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Topical prolyl hydroxylase domain-2 silencing improves diabetic murine wound closure

Wetterau M; George F; Weinstein A; Nguyen PD; Tutela JP; Knobel D; Cohen Ba O; Warren SM; Saadeh PB
Prolyl hydroxylase domain 2 (PHD2) has been implicated in several pathways of cell signaling, most notably in its regulation of hypoxia-inducible factor (HIF)-1alpha stability. In normoxia, PHD2 hydroxylates proline residues on HIF-1alpha, rendering it inactive. However, in hypoxia, PHD2 is inactive, HIF-1alpha is stabilized and downstream effectors such as vascular endothelial growth factor and fibroblast growth factor-2 are produced to promote angiogenesis. In the present study we utilize RNA interference to PHD2 to promote therapeutic angiogenesis in a diabetic wound model, presumably by the stabilization of HIF-1alpha. Stented wounds were created on the dorsum of diabetic Lepr db/db mice. Mice were treated with PHD2 small interfering RNA (siRNA) or nonsense siRNA. Wounds were measured photometrically on days 0-28. Wounds were harvested for histology, protein, and RNA analysis. Diabetic wounds treated with siRNA closed within 21+/-1.2 days; sham-treated closed in 28+/-1.5 days. By day 7, Western blot revealed near complete suppression of PHD protein and corresponding increased HIF-1alpha. Angiogenic mediators vascular endothelial growth factor and fibroblast growth factor-2 were elevated, corresponding to increased CD31 staining in the treated groups. siRNA-mediated silencing of PHD2 increases HIF-1alpha and several mediators of angiogenesis. This corresponded to improved time to closure in diabetic wounds compared with sham-treated wounds. These findings suggest that impaired wound healing in diabetes can be ameliorated with therapeutic angiogenesis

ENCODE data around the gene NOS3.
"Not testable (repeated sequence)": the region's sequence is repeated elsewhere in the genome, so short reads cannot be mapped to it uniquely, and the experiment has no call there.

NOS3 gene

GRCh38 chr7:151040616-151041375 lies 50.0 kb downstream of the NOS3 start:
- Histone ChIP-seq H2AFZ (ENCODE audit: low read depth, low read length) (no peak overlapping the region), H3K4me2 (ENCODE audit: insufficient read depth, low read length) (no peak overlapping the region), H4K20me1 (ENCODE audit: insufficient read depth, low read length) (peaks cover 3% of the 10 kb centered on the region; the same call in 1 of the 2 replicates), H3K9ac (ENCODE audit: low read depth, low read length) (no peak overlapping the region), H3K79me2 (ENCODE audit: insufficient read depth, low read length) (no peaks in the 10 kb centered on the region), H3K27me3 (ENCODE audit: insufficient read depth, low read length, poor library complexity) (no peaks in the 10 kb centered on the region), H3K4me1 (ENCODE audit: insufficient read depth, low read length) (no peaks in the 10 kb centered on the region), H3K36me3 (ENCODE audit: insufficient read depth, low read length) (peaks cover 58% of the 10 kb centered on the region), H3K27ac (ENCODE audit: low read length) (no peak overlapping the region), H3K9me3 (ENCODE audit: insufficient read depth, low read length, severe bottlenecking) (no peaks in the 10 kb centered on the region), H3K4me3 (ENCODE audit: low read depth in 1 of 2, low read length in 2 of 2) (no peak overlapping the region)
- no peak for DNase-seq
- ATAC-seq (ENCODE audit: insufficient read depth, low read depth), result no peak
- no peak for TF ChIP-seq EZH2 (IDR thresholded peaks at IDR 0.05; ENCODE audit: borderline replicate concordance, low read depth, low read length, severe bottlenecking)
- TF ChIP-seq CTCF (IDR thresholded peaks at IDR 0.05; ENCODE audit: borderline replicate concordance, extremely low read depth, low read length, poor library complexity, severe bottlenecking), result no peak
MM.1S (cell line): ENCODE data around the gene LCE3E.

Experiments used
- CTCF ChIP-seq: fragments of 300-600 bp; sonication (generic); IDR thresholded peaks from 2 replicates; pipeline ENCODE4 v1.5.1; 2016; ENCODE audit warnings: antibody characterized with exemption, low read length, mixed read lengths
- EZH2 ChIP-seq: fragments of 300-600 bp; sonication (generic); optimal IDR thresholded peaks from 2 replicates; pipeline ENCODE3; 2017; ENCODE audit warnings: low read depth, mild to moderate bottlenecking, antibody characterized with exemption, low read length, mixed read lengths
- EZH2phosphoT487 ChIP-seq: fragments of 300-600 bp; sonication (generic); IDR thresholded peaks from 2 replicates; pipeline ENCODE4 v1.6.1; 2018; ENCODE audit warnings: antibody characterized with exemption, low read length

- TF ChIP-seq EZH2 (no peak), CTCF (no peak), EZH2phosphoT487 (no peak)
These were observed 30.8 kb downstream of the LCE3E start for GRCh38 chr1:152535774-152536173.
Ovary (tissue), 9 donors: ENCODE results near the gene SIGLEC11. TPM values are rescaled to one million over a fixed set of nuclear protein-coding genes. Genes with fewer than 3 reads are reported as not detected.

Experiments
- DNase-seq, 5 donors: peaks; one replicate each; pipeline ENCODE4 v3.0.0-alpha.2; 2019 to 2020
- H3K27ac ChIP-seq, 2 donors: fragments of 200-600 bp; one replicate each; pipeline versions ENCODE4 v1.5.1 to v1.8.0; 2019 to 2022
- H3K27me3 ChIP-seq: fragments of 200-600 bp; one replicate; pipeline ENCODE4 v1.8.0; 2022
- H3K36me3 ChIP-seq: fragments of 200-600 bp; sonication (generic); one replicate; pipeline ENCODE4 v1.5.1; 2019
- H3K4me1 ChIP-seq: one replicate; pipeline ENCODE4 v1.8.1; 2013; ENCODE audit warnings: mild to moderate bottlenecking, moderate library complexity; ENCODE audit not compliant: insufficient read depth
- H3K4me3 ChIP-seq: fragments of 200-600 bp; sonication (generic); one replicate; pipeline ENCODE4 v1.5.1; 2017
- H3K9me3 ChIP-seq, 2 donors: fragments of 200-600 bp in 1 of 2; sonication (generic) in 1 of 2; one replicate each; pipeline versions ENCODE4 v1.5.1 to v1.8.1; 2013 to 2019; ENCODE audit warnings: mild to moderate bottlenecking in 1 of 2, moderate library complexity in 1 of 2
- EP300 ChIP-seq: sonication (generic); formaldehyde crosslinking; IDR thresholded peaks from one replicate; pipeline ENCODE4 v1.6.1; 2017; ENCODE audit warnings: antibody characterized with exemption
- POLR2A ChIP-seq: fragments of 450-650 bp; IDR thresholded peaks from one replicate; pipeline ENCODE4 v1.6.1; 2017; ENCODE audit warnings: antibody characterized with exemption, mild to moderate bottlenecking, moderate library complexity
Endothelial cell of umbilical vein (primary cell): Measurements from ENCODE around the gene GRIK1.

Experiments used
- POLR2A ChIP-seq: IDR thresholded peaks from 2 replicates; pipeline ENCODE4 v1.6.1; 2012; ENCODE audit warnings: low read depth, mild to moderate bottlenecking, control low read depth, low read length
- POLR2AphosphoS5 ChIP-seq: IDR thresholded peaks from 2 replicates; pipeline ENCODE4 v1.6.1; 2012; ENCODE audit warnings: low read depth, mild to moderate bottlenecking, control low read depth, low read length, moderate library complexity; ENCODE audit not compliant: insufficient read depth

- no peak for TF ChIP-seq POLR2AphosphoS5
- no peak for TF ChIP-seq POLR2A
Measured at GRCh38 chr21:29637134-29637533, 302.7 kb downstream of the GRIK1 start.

PMCID:3200292
PMID: 21627711
ISSN: 1524-475x
CID: 134339